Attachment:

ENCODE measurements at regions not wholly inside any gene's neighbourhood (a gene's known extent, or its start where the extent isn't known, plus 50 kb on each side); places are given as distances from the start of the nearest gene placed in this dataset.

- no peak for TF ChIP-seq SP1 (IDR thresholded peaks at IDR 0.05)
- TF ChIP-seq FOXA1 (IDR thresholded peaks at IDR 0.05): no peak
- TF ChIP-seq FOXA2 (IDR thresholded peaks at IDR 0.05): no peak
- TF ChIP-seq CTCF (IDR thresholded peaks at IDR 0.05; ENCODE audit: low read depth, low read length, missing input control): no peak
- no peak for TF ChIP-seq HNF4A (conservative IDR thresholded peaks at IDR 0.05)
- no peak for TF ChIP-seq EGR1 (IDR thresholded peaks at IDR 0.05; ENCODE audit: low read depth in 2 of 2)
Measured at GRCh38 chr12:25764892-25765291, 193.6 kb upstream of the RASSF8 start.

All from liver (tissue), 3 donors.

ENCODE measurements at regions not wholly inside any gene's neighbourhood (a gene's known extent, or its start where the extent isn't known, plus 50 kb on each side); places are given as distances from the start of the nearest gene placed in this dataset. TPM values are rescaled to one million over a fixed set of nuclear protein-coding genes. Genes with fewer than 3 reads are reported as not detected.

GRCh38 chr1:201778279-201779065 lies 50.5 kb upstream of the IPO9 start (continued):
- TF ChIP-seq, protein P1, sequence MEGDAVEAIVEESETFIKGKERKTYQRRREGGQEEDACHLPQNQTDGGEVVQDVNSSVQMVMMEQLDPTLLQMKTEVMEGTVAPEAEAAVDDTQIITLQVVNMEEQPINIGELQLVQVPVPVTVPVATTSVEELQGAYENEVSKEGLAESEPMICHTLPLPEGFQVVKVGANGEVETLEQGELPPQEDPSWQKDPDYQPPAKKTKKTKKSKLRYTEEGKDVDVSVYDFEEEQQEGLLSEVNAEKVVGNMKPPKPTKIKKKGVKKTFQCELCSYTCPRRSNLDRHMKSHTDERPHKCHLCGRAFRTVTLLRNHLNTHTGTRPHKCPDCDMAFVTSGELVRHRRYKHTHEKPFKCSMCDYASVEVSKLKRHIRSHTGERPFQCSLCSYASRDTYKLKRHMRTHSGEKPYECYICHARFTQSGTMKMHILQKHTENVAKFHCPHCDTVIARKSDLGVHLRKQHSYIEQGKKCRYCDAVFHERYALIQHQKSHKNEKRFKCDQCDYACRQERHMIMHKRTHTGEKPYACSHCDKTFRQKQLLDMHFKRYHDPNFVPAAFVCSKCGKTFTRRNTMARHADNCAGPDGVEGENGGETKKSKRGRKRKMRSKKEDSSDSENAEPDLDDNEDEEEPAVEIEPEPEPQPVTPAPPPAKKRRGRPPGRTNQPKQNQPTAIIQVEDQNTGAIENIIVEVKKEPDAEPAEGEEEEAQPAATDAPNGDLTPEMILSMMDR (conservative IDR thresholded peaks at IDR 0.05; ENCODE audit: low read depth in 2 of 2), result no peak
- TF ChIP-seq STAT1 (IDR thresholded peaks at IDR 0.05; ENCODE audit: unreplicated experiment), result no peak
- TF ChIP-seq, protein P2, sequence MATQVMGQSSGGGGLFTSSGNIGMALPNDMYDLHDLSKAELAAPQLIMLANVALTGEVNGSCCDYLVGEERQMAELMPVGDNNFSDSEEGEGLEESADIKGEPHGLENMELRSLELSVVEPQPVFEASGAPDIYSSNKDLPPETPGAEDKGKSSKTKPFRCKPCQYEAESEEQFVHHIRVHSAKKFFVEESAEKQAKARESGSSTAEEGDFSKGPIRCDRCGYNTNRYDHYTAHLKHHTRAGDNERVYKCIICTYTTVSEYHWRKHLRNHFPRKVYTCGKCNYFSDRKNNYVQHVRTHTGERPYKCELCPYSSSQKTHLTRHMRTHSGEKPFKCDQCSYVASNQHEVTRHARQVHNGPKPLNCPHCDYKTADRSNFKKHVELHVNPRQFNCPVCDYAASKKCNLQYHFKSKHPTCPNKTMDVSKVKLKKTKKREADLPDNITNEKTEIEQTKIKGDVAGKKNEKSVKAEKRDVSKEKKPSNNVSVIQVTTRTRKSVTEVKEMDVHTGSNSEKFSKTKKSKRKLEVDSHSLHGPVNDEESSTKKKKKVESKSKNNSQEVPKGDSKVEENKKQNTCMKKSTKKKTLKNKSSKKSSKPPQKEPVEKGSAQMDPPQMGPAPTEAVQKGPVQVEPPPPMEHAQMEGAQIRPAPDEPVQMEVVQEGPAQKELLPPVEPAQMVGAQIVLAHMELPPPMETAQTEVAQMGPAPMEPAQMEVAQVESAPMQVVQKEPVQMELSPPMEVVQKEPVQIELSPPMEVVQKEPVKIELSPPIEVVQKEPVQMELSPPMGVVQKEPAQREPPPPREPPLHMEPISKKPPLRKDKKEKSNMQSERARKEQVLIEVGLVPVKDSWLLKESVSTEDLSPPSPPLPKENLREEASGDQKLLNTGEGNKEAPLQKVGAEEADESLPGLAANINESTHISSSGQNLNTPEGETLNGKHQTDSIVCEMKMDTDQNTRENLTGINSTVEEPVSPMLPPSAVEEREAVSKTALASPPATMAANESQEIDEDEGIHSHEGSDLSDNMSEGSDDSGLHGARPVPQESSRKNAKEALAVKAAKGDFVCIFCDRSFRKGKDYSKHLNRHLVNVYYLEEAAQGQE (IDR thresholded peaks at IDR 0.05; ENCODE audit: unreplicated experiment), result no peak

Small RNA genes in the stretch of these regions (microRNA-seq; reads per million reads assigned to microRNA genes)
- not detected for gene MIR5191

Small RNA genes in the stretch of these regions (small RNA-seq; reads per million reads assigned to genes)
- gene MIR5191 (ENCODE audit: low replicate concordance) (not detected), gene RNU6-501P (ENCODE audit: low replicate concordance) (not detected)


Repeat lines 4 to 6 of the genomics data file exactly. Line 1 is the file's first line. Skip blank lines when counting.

- TF ChIP-seq FOXA2 (IDR thresholded peaks at IDR 0.05): no peak
- TF ChIP-seq CTCF (IDR thresholded peaks at IDR 0.05; ENCODE audit: low read depth, low read length, missing input control): no peak
- no peak for TF ChIP-seq HNF4A (conservative IDR thresholded peaks at IDR 0.05)